Yeah, A Song of Ice and Fire is Orientalist

Game of Thrones Season Five premieres on April 12th! I'm excited for the show to come back, but I have unfinished business to attend to.

Remember this post?

Daenerys Targaryen as White Savior: Historical Prejudices in Game of Thrones

In the post, I criticized a disgusting "white savior" story line and portrayal of Daenerys Targaryen in the HBO series Game of Thrones. That post has more comments than anything else on this blog, both positive and negative.

Many of the people who commented told me I should keep reading George R. R. Martin's books on which the show is based—A Song of Ice and Fire. Since then, I finished A Dance With Dragons, so I did what they asked.

When you read the books, GRRM clearly does present a complex view on slavery and emancipation: Emancipators aren't always seen as heroes, freedom doesn't always bring happy results, and some people even prefer to be slaves. That nuanced, complicated portrayal is great, and very much in keeping with the gritty realism of the story as a whole. Admittedly, the books do diminish the image of Daenerys as a "white savior" that was so obvious in the show. Nevertheless, there's still one disappointing, inescapable conclusion you have to reach about George R. R. Martin and his writing: A Song of Ice and Fire is orientalist.

What does it mean for something to be "orientalist"?

Missandei is a sympathetic character
from Essos in the books and show—
whose plot purpose is to aid and
further humanize Daenerys
An orientalist piece of writing perpetuates stubborn "Western" [European-origin] stereotypes about everything that is "Eastern"—usually related to the Middle East, but also other regions of Asia. Such conceptions include seeing the "East" as a place full of superstition and ritual, where people neither invent things or think for themselves. Most harmfully, it clouds the ability of those raised in a Western culture to see people from the Middle East or Asia as anything but an "Other," fundamentally different and separate from themselves.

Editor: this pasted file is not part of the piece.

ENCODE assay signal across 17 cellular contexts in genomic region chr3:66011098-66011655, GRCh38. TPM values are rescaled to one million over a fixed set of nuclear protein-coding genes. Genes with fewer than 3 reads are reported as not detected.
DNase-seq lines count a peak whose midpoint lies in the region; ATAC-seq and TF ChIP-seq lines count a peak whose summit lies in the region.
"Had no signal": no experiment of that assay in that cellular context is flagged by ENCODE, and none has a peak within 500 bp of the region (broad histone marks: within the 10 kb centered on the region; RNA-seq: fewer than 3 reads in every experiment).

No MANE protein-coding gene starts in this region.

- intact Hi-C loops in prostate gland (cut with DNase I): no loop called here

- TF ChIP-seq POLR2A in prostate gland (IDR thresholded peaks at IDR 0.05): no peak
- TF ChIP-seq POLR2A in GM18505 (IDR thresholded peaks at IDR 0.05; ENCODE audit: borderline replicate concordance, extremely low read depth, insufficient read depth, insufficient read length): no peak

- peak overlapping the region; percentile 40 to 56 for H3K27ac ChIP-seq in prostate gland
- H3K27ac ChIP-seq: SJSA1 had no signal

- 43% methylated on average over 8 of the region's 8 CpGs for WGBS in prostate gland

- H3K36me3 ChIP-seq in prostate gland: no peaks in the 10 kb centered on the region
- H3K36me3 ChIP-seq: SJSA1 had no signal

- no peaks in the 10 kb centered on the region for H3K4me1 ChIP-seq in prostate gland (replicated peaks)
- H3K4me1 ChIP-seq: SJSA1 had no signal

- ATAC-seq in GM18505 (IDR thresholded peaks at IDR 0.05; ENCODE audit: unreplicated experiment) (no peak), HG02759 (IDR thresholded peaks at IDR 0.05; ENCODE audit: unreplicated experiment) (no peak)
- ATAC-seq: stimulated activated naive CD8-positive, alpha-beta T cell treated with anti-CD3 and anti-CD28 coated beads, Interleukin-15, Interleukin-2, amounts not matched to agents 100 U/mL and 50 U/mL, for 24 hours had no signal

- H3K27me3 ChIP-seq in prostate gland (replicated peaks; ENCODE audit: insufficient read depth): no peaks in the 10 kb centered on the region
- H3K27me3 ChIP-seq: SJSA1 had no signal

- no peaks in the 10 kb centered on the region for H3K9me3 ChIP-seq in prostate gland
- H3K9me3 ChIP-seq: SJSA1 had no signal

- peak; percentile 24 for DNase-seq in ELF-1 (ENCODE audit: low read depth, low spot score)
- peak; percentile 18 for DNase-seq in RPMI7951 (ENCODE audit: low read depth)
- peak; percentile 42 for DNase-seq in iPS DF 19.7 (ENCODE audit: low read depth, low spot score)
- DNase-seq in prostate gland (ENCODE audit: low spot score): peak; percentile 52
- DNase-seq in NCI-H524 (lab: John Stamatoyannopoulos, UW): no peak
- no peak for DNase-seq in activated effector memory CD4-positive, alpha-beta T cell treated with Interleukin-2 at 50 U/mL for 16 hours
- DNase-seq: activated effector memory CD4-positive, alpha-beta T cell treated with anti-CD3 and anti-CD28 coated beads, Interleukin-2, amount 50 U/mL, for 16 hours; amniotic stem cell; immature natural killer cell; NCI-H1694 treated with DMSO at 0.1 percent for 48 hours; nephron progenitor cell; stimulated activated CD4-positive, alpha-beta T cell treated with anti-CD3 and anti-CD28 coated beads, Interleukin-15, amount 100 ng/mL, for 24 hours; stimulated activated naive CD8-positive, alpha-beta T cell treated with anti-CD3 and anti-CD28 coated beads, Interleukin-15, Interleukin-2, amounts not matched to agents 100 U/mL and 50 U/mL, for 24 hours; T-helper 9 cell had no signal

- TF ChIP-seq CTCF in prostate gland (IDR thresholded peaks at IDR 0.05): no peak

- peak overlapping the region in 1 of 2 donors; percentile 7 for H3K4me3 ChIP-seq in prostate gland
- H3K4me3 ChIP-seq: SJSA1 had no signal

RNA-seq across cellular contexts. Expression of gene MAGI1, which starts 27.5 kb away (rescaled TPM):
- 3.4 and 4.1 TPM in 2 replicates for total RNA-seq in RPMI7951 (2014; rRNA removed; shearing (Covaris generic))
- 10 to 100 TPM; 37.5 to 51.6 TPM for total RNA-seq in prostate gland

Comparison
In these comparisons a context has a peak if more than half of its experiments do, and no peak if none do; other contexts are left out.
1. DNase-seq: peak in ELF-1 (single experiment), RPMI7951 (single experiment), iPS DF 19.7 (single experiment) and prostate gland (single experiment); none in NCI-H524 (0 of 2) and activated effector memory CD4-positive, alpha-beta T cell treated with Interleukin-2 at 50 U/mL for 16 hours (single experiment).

Unfortunately, George R.R. Martin fell into this orientalist trap. The people on his continent of "Essos" painfully follow the same pattern as countless painful representations. To start with, here's his plot for Essos: A white girl from the west "finds herself" by freeing (or vainly trying to help) poor suffering brown people in the east. Ouch. Most damningly, though, this storyline gives Daenerys (the white girl) nearly all the power in directing the story: When eastern characters do take action or make important decisions—which is rare—it's always for reasons that follow some sort of tradition, religion, or at best some sympathetic emotions, not the calculated realpolitik that so many Westerosi characters pursue.

In general, the continent of Essos is presented to the reader of A Song of Ice and Fire as a mosaic of unique and interesting cultures—not unique or interesting individuals. The roles that Essos plays in the story, then, simply depend on whatever cultures the main Westerosi characters are interacting with at the time. Westeros, meanwhile, certainly has many different cultures and ways of thinking, but it's what the individuals do that matters, and the cultures determine next to nothing.